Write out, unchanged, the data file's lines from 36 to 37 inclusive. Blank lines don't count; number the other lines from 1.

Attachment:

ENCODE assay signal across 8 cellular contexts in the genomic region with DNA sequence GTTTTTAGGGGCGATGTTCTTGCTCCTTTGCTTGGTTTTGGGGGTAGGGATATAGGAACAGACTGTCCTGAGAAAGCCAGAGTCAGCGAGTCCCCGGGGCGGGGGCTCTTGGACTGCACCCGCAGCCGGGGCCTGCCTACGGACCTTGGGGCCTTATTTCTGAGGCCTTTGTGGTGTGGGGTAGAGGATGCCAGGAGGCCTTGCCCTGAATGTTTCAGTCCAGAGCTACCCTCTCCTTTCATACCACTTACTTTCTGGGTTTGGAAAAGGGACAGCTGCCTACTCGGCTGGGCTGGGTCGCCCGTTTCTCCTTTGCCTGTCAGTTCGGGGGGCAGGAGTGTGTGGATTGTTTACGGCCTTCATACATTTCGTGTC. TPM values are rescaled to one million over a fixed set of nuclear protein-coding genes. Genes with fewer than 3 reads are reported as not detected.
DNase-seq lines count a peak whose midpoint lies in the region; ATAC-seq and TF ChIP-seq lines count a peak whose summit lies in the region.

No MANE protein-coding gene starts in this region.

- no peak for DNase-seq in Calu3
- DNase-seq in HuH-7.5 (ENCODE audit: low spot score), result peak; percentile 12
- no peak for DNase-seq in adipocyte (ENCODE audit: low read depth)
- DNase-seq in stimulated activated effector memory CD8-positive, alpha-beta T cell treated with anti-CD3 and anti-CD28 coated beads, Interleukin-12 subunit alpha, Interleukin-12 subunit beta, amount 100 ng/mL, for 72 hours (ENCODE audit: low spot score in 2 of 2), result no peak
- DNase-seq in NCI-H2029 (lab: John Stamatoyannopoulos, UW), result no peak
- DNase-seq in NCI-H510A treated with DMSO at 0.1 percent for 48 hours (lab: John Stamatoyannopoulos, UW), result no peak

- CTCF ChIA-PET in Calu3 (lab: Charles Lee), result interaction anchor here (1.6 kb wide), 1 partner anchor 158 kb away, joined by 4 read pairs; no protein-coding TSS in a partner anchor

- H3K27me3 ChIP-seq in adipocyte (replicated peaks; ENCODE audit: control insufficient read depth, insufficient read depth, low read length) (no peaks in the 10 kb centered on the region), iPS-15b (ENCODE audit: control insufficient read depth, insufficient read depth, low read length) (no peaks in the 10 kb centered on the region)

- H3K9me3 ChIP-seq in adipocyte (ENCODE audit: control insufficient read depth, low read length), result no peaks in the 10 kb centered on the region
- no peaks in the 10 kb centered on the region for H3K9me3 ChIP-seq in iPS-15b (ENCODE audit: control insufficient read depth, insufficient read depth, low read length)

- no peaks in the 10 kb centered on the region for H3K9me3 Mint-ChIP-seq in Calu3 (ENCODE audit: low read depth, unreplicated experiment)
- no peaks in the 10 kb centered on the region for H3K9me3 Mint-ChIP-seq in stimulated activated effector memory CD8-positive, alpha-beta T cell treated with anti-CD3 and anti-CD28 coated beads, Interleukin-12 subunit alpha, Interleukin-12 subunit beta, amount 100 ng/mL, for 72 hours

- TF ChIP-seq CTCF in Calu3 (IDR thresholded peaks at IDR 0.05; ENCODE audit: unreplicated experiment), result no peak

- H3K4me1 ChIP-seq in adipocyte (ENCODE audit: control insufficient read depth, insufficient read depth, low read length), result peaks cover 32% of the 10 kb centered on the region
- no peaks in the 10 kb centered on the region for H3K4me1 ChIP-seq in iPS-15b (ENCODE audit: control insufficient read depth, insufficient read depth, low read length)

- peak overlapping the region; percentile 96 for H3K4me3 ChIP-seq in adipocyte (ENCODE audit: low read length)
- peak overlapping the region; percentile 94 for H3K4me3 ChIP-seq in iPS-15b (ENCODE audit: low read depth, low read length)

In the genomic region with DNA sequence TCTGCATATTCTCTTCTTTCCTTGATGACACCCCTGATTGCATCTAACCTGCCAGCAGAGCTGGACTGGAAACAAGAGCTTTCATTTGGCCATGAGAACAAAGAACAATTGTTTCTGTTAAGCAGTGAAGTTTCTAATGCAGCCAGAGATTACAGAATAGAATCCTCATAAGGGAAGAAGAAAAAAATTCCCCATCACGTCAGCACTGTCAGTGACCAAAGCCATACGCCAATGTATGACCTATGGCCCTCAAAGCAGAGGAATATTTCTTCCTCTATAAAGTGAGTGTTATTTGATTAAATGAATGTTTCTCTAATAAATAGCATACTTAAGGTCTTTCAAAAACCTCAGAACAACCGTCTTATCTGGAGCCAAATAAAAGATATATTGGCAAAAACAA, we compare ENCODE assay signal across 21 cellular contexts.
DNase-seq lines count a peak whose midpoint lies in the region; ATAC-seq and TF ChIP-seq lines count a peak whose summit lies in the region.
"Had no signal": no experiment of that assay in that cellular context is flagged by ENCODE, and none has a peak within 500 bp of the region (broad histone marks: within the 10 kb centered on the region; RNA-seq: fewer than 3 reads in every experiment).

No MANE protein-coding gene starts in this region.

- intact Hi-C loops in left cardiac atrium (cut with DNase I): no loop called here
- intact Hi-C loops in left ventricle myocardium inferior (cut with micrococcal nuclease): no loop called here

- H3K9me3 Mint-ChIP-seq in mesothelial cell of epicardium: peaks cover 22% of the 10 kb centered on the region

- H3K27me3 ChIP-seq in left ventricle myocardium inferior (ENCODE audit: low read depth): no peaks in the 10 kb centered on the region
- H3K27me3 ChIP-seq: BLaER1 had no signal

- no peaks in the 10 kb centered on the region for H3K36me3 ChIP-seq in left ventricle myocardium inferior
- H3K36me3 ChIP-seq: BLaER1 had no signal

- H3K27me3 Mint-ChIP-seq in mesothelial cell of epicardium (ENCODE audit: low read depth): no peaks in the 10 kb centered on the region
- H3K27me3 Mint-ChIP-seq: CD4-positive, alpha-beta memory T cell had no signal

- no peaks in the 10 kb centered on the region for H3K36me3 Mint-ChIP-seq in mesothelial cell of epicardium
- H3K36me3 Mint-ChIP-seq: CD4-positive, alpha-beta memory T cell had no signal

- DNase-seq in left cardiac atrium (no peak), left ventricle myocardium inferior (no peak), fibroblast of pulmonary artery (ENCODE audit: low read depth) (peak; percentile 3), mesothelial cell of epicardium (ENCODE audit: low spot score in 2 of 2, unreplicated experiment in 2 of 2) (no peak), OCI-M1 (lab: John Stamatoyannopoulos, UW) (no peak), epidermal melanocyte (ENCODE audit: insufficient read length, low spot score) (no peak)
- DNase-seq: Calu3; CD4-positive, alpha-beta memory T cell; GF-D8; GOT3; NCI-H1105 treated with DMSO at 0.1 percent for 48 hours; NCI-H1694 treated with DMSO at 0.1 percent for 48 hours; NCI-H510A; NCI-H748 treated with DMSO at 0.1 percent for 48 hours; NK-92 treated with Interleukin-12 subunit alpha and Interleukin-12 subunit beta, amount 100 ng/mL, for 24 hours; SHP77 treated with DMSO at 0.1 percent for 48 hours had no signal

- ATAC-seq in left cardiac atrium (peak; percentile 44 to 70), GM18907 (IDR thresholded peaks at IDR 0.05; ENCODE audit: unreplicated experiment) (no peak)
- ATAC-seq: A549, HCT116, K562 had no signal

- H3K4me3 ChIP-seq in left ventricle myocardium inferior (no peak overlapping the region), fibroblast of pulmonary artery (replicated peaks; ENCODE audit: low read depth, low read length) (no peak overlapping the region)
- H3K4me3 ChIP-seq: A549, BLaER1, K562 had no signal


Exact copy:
- DNase-seq in left cardiac atrium (no peak), left ventricle myocardium inferior (no peak), fibroblast of pulmonary artery (ENCODE audit: low read depth) (peak; percentile 3), mesothelial cell of epicardium (ENCODE audit: low spot score in 2 of 2, unreplicated experiment in 2 of 2) (no peak), OCI-M1 (lab: John Stamatoyannopoulos, UW) (no peak), epidermal melanocyte (ENCODE audit: insufficient read length, low spot score) (no peak)
- DNase-seq: Calu3; CD4-positive, alpha-beta memory T cell; GF-D8; GOT3; NCI-H1105 treated with DMSO at 0.1 percent for 48 hours; NCI-H1694 treated with DMSO at 0.1 percent for 48 hours; NCI-H510A; NCI-H748 treated with DMSO at 0.1 percent for 48 hours; NK-92 treated with Interleukin-12 subunit alpha and Interleukin-12 subunit beta, amount 100 ng/mL, for 24 hours; SHP77 treated with DMSO at 0.1 percent for 48 hours had no signal